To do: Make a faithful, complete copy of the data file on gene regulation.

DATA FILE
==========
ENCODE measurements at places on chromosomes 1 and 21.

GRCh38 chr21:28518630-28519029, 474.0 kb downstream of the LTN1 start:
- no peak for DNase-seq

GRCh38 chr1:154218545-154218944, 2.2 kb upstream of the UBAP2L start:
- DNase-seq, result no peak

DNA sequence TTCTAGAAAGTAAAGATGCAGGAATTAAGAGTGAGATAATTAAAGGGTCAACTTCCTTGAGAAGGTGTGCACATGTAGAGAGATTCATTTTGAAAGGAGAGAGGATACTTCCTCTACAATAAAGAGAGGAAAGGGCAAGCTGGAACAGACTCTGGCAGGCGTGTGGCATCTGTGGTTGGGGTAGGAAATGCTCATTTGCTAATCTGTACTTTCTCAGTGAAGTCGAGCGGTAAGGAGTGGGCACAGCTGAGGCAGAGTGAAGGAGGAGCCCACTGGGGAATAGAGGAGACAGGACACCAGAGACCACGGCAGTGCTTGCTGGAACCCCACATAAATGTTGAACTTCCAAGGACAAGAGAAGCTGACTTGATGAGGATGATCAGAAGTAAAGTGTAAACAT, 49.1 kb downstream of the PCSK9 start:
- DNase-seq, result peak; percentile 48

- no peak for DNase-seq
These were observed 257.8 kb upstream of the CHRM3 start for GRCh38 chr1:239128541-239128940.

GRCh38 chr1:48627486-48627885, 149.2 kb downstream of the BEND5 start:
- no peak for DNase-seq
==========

ENCODE measurements at places on chromosomes 1 and 21.

GRCh38 chr21:28518630-28519029, 474.0 kb downstream of the LTN1 start:
- no peak for DNase-seq

GRCh38 chr1:154218545-154218944, 2.2 kb upstream of the UBAP2L start:
- DNase-seq, result no peak

DNA sequence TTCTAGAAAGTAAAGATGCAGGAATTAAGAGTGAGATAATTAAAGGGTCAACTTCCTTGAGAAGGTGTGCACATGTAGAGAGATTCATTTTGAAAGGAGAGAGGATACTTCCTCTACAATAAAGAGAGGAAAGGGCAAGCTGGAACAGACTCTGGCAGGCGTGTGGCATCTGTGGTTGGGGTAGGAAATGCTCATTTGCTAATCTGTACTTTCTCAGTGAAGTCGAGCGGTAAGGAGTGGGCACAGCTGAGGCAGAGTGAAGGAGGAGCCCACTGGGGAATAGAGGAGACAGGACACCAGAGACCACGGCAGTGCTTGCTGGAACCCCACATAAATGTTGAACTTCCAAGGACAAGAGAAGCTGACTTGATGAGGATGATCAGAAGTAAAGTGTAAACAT, 49.1 kb downstream of the PCSK9 start:
- DNase-seq, result peak; percentile 48

- no peak for DNase-seq
These were observed 257.8 kb upstream of the CHRM3 start for GRCh38 chr1:239128541-239128940.

GRCh38 chr1:48627486-48627885, 149.2 kb downstream of the BEND5 start:
- no peak for DNase-seq